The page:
CMS Delays Dramatic Office-Visit Coding Changes Until 2021

Proposed changes would have increased CPT 99213 by 30%……………..Primary Care Physicians lose out on pay raise. 

Following advocacy by the Texas Medical Association and much of organized medicine, the Centers for Medicare & Medicaid Services (CMS) has delayed its proposal to dramatically overhaul evaluation and management (E&M) coding for physician services, a proposal that TMA warned would make treating Medicare patients “even more challenging.”

CMS Delays Dramatic Office-Visit Coding Changes Until 2021

CMS released its final 2019 physician fee schedule Thursday afternoon, saying in a release that it was delaying implementation of E&M coding changes until 2021 to “allow for continued stakeholder engagement.”

That’s an indication CMS listened to the objections of TMA and others. The CMS proposal, released in July, sought to collapse the five levels of outpatient-visit payments down to just two levels, with one payment for level 1 visits and the same flat payment rate applying to levels 2-5.

In comments to CMS, TMA warned of ugly consequences if that payment scheme became reality, telling the agency that it would remove incentives for physicians to care for patients with complex and complicated conditions. TMA’s comments, which offered 75 distinct recommendations for improvements, called the proposal “neither accurate, fair, nor adequate.”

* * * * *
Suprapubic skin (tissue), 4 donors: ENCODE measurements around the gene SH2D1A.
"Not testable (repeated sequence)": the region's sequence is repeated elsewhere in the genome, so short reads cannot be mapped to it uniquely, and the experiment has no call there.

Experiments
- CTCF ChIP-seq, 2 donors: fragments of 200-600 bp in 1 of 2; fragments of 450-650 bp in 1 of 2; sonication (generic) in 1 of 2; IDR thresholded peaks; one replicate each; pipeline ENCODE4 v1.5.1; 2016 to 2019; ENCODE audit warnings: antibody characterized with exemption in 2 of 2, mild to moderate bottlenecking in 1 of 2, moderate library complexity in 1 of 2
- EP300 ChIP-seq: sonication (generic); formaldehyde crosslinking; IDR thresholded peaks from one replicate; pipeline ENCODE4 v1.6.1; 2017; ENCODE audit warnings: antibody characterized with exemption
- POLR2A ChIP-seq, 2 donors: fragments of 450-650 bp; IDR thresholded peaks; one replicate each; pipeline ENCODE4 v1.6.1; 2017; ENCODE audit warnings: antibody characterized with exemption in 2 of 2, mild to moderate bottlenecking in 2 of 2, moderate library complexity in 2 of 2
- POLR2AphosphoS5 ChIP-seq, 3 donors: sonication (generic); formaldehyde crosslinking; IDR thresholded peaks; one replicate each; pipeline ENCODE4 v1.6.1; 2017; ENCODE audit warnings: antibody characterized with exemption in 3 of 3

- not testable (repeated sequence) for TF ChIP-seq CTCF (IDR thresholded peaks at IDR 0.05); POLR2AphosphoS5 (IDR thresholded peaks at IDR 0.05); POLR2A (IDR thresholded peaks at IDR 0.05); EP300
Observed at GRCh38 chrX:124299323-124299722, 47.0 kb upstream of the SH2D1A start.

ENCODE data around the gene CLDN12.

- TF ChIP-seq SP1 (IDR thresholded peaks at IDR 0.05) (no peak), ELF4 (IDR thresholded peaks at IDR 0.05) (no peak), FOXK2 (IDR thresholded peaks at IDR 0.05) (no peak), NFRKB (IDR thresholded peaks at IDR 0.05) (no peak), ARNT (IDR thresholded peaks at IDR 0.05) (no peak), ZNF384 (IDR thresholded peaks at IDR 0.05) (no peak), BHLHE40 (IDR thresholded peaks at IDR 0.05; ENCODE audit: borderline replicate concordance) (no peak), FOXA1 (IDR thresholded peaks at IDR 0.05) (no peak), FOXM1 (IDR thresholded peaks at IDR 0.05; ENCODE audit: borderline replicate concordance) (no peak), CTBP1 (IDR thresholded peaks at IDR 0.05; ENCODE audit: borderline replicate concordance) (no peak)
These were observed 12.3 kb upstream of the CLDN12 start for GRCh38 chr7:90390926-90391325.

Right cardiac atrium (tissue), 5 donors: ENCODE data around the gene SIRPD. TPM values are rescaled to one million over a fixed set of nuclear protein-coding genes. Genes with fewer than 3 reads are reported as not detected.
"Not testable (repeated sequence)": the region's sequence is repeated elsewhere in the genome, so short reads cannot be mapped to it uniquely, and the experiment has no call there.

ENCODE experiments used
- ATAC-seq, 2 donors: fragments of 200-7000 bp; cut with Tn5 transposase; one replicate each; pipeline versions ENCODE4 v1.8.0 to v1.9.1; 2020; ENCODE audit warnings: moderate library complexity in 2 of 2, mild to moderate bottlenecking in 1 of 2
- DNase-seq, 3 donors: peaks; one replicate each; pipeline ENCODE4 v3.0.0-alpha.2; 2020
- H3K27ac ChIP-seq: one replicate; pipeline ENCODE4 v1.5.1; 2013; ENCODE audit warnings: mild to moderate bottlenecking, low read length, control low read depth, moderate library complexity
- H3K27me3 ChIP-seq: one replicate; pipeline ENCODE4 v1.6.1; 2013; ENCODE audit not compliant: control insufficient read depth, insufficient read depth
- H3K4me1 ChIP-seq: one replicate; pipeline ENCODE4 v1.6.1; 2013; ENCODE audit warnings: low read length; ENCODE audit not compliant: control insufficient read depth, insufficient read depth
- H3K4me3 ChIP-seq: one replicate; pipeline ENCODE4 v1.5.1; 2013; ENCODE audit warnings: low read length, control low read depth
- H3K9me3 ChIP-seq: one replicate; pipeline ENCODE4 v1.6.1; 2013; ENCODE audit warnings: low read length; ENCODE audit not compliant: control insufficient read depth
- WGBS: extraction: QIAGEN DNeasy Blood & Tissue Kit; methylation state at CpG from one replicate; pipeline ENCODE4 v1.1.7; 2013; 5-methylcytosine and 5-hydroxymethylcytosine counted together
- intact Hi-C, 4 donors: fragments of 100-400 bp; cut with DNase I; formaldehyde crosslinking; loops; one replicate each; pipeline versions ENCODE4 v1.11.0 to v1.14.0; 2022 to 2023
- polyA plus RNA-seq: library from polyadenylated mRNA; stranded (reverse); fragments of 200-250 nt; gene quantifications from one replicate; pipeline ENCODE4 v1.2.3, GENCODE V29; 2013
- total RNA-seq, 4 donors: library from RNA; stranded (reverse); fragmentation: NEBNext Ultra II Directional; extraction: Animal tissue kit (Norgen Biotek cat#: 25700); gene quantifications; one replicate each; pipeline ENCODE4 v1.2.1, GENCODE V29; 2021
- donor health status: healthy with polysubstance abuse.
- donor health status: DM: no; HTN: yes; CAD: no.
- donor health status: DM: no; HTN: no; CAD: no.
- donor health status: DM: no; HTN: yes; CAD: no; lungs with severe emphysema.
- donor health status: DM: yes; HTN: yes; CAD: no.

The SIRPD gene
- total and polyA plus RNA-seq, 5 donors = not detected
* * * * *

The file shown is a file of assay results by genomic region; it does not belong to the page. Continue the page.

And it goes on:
But for now, it won’t happen, as the final rule maintains the current five-level payment structure for 2019 and 2020. Meanwhile, CMS says “several documentation policies to provide immediate burden reduction” are going into effect with the 2019 fee schedule.

CMS also announced it’s not implementing another proposal that would have reduced payments when E&M visits occur on the same day as procedures. TMA also strongly objected to that proposal.

The final rule also contains changes to Medicare’s Quality Payment Program. Among those changes: Adding a new, third criterion — number of covered professional services —  to the criteria that determine whether physicians fall under the low-volume threshold that would exempt them from the Merit-Based Incentive Payment System (MIPS).

TMA is hard at work analyzing the more-than-2,300-page final rule. We’ll provide more information on what’s in the rule in the coming weeks. In the meantime, you can view a fact sheet on the physician fee schedule portion here, and a fact sheet on the QPP parts of the rule here.

 

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